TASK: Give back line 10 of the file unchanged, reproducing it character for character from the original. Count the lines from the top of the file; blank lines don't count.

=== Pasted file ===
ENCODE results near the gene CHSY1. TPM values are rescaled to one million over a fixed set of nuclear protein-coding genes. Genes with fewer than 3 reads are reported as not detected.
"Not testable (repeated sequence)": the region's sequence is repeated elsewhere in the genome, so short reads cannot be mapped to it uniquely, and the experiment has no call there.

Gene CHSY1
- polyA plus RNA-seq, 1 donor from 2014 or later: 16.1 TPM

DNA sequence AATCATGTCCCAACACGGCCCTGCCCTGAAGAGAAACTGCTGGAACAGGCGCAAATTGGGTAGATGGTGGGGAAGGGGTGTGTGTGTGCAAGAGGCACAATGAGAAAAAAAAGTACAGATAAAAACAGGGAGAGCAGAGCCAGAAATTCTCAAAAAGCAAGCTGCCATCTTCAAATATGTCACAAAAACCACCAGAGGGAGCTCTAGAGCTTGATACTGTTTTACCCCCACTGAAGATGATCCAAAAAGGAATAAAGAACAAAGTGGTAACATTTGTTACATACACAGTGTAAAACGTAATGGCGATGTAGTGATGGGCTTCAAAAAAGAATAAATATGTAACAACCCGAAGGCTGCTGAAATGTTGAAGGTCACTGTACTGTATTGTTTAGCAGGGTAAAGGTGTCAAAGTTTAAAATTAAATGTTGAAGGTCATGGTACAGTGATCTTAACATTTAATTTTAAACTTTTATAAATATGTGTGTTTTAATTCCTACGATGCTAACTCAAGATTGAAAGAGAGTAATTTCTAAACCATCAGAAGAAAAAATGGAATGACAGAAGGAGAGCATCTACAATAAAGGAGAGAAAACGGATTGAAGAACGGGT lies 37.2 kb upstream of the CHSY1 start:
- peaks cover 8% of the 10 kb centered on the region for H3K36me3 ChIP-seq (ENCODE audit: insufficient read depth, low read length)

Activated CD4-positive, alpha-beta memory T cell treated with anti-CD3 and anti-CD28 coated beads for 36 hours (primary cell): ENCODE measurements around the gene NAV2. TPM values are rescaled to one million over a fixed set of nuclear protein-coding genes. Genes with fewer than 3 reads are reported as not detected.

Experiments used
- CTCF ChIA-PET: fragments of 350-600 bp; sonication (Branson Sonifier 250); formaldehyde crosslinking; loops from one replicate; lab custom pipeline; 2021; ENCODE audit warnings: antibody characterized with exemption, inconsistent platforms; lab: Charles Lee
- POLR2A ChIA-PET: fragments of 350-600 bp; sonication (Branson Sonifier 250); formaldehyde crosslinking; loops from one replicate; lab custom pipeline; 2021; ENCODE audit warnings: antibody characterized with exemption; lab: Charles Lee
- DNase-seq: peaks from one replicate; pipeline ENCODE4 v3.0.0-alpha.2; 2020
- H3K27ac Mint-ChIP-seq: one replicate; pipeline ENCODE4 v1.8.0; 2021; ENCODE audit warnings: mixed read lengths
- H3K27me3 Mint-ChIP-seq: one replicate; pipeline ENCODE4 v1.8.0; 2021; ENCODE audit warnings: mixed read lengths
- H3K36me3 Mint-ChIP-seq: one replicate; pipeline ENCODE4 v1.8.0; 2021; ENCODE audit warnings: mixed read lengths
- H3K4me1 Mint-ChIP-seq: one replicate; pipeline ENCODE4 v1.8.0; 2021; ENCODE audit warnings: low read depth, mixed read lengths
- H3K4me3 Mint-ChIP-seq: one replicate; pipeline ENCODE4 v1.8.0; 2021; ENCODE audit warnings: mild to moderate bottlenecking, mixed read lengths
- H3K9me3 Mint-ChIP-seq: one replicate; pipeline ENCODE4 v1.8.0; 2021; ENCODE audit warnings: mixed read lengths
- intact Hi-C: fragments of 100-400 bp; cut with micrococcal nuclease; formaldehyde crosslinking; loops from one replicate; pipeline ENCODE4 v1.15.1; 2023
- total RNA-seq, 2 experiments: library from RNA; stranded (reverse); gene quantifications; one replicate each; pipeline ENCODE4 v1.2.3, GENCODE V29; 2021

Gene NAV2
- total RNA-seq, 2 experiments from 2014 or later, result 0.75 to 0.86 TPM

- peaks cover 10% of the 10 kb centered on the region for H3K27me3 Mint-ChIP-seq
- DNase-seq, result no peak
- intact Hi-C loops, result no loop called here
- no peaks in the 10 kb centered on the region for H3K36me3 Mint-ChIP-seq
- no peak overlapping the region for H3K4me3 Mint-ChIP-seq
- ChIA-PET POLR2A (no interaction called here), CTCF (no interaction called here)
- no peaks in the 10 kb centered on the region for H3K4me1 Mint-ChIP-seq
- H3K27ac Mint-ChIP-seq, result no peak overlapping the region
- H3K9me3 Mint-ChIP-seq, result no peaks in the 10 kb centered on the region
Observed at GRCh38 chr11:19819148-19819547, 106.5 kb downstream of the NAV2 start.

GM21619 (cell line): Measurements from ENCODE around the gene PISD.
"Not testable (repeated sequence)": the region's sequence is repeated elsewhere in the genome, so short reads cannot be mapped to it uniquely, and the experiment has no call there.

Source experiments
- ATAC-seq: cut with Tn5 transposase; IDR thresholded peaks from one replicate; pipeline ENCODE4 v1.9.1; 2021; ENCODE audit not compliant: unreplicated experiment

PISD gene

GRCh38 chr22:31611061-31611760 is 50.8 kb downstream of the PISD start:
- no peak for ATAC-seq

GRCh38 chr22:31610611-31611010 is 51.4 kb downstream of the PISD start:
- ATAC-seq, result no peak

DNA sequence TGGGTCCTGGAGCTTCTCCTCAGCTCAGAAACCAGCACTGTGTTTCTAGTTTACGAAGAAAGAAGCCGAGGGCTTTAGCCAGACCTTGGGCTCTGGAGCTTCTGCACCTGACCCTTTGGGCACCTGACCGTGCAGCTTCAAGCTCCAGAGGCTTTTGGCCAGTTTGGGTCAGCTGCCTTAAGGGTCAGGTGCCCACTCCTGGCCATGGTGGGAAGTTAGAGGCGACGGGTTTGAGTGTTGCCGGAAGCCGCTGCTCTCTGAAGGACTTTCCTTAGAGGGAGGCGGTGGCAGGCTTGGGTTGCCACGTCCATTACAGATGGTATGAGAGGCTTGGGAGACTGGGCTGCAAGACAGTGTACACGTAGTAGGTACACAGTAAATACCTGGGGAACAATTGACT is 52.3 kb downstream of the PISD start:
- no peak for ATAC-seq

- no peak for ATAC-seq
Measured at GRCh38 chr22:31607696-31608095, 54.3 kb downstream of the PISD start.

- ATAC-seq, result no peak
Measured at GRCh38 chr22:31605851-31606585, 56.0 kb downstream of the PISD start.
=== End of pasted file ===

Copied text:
- POLR2A ChIA-PET: fragments of 350-600 bp; sonication (Branson Sonifier 250); formaldehyde crosslinking; loops from one replicate; lab custom pipeline; 2021; ENCODE audit warnings: antibody characterized with exemption; lab: Charles Lee